How to do a levitation photo

After posting the final images of our creative fashion photography shoot at Peckforton Castle I received a number of questions about how the final levitation images were taken so I thought it would be a good idea to post a tutorial on how to do a levitation photo.

To start with here are the two images that we did on the fashion shoot that sparked the “how did you do that” questions.

These two images were actually not planned as part of the shoot, we had got all the shots that had been planned (and a few more) and we decided that as we had some time left in the location, we’d experiment a little. Levitation images are not a particularly new idea and have been made very popular over the years by photographers such as Miss Aniela, Rosie Hardy and Brook Shaden but I fancied having a go at doing one myself in a fashion shoot environment.

Although the final images are impressive, the actual technique is fairly simple and could be done on any basic camera (or even camera phone if you really had to!). The basic concept of these kinds of shots is to take a number of images and composite them together using certain parts of the different shots to bring together the illusion of someone levitating.


  • Camera
  • Tripod (or other means to keep your camera in exactly the same place over a number of shots)
  • Computer with appropriate editing software (e.g. photoshop, photoshop elements, GIMP etc)
  • Remote – wired or wireless (this is optional but will ensure your camera is not accidentally moved by pressing the shutter button).


Once you have decided on the location and position of your subject set up the camera and have your subject stand where they will be ‘levitating’ and focus the camera and then switch it to manual focus so that it does not shift focus during the different shots you will be taking (this is not 100% essential, if your camera doesn’t have a manual focus you can still do this technique, it might just make it more difficult to composite the final image).

As I was shooting indoors at night for these particular images I also had to position my lights and get them set but I would recommend trying something with adequate natural light on your first attempt at this as lighting (and related shadows) adds further complexity.

Once the camera is all in place and set up correctly, you need to take your base image (this is the image that generally contributes most of the background to your final image. It is absolutely essential that the camera does not move after this image is taken. If it does it is easier to start again here (and reset etc) than strive on and try and ‘make do’ and fix it all in post (this can be done but it will take you three times as long!).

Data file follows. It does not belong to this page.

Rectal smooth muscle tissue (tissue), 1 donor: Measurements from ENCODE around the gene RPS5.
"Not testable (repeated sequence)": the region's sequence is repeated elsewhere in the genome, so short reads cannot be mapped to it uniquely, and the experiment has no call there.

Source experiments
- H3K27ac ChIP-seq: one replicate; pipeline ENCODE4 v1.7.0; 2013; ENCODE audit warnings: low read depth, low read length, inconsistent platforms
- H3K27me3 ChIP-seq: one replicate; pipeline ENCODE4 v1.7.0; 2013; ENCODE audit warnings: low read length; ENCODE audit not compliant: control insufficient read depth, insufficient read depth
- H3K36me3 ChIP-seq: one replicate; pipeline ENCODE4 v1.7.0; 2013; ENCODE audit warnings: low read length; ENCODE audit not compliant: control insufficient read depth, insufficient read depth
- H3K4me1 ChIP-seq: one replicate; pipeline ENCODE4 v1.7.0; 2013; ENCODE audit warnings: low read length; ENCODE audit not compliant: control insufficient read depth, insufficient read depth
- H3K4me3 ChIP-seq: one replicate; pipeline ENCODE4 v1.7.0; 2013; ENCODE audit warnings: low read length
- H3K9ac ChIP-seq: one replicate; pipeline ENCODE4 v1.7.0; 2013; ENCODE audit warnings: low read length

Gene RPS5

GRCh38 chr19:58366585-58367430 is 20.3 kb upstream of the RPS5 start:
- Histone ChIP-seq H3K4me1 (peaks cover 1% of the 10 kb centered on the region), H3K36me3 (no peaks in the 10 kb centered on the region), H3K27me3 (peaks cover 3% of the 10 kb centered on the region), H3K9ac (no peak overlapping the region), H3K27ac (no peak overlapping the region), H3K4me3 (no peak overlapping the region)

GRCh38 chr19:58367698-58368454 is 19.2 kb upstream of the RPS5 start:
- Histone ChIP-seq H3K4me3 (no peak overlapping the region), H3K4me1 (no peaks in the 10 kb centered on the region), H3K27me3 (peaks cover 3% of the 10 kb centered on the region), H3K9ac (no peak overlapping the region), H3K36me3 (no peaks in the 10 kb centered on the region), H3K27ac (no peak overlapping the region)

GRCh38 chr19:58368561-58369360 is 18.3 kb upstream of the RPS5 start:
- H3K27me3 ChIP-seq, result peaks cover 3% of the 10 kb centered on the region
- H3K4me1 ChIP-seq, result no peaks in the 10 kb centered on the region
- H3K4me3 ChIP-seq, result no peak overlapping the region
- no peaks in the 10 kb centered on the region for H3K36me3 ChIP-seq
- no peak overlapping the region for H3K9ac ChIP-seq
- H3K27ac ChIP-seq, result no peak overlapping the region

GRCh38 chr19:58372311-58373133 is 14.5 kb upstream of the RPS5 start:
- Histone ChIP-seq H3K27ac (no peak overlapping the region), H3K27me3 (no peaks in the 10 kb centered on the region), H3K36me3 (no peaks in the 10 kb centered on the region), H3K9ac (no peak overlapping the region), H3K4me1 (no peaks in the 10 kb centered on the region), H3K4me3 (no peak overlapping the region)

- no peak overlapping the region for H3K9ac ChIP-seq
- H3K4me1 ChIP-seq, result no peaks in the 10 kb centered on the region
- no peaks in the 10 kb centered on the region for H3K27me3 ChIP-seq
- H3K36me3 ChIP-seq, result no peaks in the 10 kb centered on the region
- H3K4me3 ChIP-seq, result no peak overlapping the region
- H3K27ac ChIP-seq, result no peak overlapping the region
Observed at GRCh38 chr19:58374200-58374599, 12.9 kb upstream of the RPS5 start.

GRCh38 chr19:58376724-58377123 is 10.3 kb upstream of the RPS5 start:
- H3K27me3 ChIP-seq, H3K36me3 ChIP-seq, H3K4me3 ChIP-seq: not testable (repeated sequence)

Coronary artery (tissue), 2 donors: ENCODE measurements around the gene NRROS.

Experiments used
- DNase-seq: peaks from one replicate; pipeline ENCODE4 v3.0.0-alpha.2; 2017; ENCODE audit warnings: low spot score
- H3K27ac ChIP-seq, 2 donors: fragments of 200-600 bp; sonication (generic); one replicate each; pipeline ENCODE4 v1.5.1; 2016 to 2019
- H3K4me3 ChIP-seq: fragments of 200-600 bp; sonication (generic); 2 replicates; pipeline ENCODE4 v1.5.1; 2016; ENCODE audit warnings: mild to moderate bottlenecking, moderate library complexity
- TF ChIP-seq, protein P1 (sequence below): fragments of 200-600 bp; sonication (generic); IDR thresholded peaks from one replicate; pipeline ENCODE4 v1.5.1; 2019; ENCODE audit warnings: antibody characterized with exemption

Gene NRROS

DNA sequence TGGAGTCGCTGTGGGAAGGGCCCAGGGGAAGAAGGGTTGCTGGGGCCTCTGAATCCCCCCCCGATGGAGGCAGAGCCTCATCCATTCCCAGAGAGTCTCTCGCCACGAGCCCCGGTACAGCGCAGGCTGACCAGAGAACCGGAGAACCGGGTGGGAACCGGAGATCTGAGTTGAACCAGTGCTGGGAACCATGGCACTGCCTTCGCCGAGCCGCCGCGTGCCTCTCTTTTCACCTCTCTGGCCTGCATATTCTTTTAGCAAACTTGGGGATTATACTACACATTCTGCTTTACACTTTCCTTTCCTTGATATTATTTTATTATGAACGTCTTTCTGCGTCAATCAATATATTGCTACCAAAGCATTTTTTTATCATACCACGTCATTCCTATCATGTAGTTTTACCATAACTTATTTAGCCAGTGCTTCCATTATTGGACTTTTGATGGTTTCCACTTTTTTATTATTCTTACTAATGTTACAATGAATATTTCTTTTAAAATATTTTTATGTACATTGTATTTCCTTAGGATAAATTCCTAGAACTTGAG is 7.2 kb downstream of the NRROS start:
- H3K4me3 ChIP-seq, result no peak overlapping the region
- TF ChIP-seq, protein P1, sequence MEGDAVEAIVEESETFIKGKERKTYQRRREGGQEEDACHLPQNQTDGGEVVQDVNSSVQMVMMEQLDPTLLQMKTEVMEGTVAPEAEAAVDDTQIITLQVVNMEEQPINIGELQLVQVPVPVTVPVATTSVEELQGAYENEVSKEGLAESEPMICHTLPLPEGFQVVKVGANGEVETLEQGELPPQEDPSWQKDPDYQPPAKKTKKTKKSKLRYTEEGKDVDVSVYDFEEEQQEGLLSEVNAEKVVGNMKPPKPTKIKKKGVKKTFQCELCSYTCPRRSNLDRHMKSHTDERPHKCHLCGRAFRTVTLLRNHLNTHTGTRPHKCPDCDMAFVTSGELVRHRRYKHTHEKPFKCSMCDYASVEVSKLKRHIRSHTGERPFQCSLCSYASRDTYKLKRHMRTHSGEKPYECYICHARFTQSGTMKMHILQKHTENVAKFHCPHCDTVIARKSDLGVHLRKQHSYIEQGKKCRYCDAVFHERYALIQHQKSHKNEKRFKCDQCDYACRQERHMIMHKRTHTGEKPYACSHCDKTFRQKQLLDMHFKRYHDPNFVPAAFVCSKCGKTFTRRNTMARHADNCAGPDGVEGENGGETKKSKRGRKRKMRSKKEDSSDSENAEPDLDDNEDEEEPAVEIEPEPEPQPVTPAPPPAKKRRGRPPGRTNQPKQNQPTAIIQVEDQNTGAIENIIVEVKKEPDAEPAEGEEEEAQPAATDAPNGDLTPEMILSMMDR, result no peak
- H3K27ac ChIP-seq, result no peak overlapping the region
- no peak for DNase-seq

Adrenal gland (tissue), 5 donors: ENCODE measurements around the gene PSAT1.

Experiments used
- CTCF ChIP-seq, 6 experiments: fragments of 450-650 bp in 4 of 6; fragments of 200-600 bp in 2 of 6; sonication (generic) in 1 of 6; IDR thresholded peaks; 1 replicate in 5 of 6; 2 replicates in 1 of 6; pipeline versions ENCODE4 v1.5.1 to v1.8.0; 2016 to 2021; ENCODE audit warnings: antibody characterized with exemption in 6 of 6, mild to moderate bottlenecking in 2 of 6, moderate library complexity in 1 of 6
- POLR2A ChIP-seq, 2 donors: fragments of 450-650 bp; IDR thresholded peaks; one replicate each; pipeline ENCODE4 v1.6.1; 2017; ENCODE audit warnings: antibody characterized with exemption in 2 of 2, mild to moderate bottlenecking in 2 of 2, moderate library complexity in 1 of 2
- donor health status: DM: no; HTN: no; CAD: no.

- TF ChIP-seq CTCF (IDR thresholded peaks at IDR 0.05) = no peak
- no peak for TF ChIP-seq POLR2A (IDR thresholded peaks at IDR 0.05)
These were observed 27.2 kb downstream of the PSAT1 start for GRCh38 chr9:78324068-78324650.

Once your base image has been taken you move your subject into place, in these particular images we asked the models to lean back (supported by the MUA) and I took a number of images with the models holding alternate legs up in the air. It is important to try and get your subject to keep as much of their upper body as still as possible while alternating legs for these shots so that the images match up better (which is easier to edit). As such I ended up with 3 final images for each model; one base image, one with the left foot in the air and one with the right foot in the air.

If you have a stool or other suitable platform you can get your subject to lie or sit and lean holding both feet in the air which will probably allow you to take less shots and make for easier compositing (just make sure that there is some clothing hanging over where their body is touching the stool or it will look unnatural when you remove it is post).


Once you have the images it’s time to load them onto your computer and into your editing software. As I use Photoshop for this kind of work I’ll be using that as a reference to describe the process but most editing software packages will allow you to do this in a similar way.

I loaded all 3 images (for one model) into a single workspace as separate layers with the base image at the bottom of the stack. I then decided which of the 2 model images I preferred for the body and face (in this example I chose the image with the model’s left leg in the air) and worked with a layer mask to hide the MUA from the image and the right leg (that was supporting the model).

Once this was completed I moved to the final layer and masked the bulk of the image except for the right leg in the air. If the subject has kept their upper body very still across the images you may be lucky enough that the resulting image matches up and looks natural.

As you can see in this example we were not so lucky (mainly due to the very high heels making it very difficult for the Maz to balance!) so I had to do some further tweaks using the move tool and a bit of the warp tool to line things up.

After I was happy with the parts of the image all looked in line and as realistic as possible I added some shadows and some overall styling to finish the image off. The other levitation image from this shoot was done in exactly the same way.

I hope this helps explain the process and gives you an idea of how to do a levitation photo. If you have any questions or want anything clarifying, please contact us.